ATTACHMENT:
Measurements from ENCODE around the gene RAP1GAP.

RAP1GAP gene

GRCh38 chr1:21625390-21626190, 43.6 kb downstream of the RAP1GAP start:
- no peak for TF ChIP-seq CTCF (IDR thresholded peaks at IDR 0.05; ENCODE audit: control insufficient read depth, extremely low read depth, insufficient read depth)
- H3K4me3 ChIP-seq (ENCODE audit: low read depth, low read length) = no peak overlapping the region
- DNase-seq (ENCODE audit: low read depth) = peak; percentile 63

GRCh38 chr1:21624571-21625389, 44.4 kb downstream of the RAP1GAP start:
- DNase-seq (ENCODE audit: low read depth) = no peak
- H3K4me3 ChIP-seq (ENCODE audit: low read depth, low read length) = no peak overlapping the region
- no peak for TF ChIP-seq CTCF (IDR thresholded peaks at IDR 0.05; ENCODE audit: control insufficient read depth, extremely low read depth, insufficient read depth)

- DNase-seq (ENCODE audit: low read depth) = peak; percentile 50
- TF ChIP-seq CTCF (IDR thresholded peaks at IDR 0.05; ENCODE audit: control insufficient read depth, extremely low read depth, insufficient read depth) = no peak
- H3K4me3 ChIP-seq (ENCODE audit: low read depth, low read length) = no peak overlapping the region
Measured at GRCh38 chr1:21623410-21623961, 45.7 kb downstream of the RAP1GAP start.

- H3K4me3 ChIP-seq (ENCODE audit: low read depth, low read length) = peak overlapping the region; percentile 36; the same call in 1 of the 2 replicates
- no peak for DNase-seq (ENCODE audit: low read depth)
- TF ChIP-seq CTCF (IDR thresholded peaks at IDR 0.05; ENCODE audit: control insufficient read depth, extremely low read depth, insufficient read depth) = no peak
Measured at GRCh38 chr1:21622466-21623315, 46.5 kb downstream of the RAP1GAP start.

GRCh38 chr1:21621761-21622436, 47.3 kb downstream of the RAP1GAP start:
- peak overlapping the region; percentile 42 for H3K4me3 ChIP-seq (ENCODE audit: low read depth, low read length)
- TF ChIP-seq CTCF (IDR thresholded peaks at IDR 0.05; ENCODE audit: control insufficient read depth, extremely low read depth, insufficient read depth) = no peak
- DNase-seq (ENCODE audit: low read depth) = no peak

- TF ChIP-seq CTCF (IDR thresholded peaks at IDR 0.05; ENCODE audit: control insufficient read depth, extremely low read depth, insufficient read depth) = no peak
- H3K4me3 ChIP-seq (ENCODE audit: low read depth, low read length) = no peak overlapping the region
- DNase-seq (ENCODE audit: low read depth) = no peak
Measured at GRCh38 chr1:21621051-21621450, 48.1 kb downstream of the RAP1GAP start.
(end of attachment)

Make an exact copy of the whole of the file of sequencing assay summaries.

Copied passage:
Measurements from ENCODE around the gene RAP1GAP.

RAP1GAP gene

GRCh38 chr1:21625390-21626190, 43.6 kb downstream of the RAP1GAP start:
- no peak for TF ChIP-seq CTCF (IDR thresholded peaks at IDR 0.05; ENCODE audit: control insufficient read depth, extremely low read depth, insufficient read depth)
- H3K4me3 ChIP-seq (ENCODE audit: low read depth, low read length) = no peak overlapping the region
- DNase-seq (ENCODE audit: low read depth) = peak; percentile 63

GRCh38 chr1:21624571-21625389, 44.4 kb downstream of the RAP1GAP start:
- DNase-seq (ENCODE audit: low read depth) = no peak
- H3K4me3 ChIP-seq (ENCODE audit: low read depth, low read length) = no peak overlapping the region
- no peak for TF ChIP-seq CTCF (IDR thresholded peaks at IDR 0.05; ENCODE audit: control insufficient read depth, extremely low read depth, insufficient read depth)

- DNase-seq (ENCODE audit: low read depth) = peak; percentile 50
- TF ChIP-seq CTCF (IDR thresholded peaks at IDR 0.05; ENCODE audit: control insufficient read depth, extremely low read depth, insufficient read depth) = no peak
- H3K4me3 ChIP-seq (ENCODE audit: low read depth, low read length) = no peak overlapping the region
Measured at GRCh38 chr1:21623410-21623961, 45.7 kb downstream of the RAP1GAP start.

- H3K4me3 ChIP-seq (ENCODE audit: low read depth, low read length) = peak overlapping the region; percentile 36; the same call in 1 of the 2 replicates
- no peak for DNase-seq (ENCODE audit: low read depth)
- TF ChIP-seq CTCF (IDR thresholded peaks at IDR 0.05; ENCODE audit: control insufficient read depth, extremely low read depth, insufficient read depth) = no peak
Measured at GRCh38 chr1:21622466-21623315, 46.5 kb downstream of the RAP1GAP start.

GRCh38 chr1:21621761-21622436, 47.3 kb downstream of the RAP1GAP start:
- peak overlapping the region; percentile 42 for H3K4me3 ChIP-seq (ENCODE audit: low read depth, low read length)
- TF ChIP-seq CTCF (IDR thresholded peaks at IDR 0.05; ENCODE audit: control insufficient read depth, extremely low read depth, insufficient read depth) = no peak
- DNase-seq (ENCODE audit: low read depth) = no peak

- TF ChIP-seq CTCF (IDR thresholded peaks at IDR 0.05; ENCODE audit: control insufficient read depth, extremely low read depth, insufficient read depth) = no peak
- H3K4me3 ChIP-seq (ENCODE audit: low read depth, low read length) = no peak overlapping the region
- DNase-seq (ENCODE audit: low read depth) = no peak
Measured at GRCh38 chr1:21621051-21621450, 48.1 kb downstream of the RAP1GAP start.